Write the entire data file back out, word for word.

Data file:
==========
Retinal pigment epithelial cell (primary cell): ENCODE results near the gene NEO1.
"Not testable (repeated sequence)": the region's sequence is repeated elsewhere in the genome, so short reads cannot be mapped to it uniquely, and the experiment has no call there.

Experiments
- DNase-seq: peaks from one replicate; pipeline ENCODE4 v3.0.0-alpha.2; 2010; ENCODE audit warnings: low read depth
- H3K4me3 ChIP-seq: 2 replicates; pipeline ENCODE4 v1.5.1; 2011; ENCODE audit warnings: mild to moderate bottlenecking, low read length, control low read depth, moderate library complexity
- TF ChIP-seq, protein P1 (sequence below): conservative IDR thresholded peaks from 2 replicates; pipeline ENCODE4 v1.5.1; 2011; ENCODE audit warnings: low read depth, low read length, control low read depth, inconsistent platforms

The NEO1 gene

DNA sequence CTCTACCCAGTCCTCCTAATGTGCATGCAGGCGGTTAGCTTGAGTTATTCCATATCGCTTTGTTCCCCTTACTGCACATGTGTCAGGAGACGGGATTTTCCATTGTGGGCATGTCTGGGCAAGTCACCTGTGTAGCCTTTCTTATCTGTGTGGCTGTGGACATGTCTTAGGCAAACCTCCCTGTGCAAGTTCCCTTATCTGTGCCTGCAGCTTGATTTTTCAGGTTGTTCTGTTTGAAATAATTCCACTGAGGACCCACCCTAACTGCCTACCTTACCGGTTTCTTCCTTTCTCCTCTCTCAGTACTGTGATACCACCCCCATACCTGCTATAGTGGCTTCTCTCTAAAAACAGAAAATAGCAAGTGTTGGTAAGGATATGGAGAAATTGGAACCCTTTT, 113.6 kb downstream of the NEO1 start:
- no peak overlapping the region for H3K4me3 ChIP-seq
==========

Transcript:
Retinal pigment epithelial cell (primary cell): ENCODE results near the gene NEO1.
"Not testable (repeated sequence)": the region's sequence is repeated elsewhere in the genome, so short reads cannot be mapped to it uniquely, and the experiment has no call there.

Experiments
- DNase-seq: peaks from one replicate; pipeline ENCODE4 v3.0.0-alpha.2; 2010; ENCODE audit warnings: low read depth
- H3K4me3 ChIP-seq: 2 replicates; pipeline ENCODE4 v1.5.1; 2011; ENCODE audit warnings: mild to moderate bottlenecking, low read length, control low read depth, moderate library complexity
- TF ChIP-seq, protein P1 (sequence below): conservative IDR thresholded peaks from 2 replicates; pipeline ENCODE4 v1.5.1; 2011; ENCODE audit warnings: low read depth, low read length, control low read depth, inconsistent platforms

The NEO1 gene

DNA sequence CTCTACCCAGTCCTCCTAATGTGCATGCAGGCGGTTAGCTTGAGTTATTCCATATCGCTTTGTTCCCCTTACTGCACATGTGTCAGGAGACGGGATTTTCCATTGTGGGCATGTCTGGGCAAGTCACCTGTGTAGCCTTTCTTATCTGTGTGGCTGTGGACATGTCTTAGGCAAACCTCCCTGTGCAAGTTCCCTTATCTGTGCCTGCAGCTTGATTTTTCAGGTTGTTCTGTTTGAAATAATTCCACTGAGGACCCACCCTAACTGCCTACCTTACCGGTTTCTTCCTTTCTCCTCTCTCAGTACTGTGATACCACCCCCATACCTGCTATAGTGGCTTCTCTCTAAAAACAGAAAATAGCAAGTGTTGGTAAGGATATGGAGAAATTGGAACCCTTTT, 113.6 kb downstream of the NEO1 start:
- no peak overlapping the region for H3K4me3 ChIP-seq